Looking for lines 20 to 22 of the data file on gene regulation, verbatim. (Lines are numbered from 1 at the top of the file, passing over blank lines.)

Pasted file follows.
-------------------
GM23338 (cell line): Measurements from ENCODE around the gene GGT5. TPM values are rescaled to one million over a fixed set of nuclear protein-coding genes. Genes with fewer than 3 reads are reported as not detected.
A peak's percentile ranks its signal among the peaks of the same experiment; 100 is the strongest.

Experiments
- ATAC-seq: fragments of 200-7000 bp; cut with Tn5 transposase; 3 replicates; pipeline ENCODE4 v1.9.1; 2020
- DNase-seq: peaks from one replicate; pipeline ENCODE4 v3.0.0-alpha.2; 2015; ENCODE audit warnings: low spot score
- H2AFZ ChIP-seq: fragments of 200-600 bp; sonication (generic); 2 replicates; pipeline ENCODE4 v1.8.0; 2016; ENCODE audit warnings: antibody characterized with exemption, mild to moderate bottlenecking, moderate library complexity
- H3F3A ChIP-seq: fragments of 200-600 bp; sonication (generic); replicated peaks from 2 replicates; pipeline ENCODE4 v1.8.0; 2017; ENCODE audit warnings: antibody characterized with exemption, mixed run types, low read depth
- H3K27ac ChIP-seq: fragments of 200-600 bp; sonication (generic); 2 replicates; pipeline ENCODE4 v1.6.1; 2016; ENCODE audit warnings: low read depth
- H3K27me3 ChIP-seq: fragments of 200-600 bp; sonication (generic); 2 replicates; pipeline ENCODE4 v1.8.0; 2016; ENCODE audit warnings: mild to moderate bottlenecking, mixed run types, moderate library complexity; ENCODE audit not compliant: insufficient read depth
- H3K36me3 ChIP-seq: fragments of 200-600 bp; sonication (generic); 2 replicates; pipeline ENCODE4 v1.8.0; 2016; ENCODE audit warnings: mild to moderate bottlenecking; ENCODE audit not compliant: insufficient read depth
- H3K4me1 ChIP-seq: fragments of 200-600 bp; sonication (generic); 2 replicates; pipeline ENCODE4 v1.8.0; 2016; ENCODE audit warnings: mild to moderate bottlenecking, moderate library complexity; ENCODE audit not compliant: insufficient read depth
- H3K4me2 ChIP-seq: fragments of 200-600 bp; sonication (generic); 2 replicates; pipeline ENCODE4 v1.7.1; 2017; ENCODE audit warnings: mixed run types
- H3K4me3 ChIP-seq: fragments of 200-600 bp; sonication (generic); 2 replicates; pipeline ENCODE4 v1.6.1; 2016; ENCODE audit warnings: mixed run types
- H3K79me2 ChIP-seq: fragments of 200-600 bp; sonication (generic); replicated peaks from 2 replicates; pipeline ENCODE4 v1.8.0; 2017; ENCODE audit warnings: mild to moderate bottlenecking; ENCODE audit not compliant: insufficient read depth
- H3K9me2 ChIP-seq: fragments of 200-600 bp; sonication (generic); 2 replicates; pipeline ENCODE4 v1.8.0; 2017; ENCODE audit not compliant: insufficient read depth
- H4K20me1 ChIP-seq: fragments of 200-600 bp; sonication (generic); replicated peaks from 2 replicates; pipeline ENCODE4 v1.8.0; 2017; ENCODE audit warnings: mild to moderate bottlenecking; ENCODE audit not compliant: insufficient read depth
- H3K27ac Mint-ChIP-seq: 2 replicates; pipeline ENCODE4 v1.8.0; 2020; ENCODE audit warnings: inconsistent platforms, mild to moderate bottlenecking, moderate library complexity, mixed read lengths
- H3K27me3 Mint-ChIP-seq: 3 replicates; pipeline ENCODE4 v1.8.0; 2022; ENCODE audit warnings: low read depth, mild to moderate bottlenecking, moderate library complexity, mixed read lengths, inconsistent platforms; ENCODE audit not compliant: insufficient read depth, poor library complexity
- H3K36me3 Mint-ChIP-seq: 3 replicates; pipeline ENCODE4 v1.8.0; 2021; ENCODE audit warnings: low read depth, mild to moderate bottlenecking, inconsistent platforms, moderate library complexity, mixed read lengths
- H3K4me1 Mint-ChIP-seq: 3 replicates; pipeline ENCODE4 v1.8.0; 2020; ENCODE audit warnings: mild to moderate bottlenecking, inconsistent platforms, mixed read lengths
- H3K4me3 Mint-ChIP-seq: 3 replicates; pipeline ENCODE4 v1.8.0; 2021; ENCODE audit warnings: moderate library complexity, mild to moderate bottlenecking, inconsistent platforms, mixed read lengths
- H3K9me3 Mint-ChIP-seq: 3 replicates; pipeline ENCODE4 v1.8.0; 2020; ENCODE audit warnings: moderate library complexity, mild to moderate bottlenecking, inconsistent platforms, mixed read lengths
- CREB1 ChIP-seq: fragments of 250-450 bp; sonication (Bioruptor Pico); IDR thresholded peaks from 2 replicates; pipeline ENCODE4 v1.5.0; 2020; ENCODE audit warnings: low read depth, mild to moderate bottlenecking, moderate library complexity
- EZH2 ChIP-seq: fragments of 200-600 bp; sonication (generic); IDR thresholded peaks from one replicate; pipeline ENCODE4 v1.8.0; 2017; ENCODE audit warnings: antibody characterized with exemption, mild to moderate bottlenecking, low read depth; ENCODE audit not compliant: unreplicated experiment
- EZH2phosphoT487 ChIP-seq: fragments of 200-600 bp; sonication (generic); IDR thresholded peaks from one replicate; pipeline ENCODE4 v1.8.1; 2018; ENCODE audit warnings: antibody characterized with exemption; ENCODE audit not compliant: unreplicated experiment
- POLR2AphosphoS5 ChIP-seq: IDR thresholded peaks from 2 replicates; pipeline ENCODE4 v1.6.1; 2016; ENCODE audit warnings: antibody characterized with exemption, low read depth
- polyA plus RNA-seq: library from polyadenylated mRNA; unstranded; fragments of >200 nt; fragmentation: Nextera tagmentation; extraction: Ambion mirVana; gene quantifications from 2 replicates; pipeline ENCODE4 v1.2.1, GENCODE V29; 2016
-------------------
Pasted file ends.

- H3K4me1 Mint-ChIP-seq: 3 replicates; pipeline ENCODE4 v1.8.0; 2020; ENCODE audit warnings: mild to moderate bottlenecking, inconsistent platforms, mixed read lengths
- H3K4me3 Mint-ChIP-seq: 3 replicates; pipeline ENCODE4 v1.8.0; 2021; ENCODE audit warnings: moderate library complexity, mild to moderate bottlenecking, inconsistent platforms, mixed read lengths
- H3K9me3 Mint-ChIP-seq: 3 replicates; pipeline ENCODE4 v1.8.0; 2020; ENCODE audit warnings: moderate library complexity, mild to moderate bottlenecking, inconsistent platforms, mixed read lengths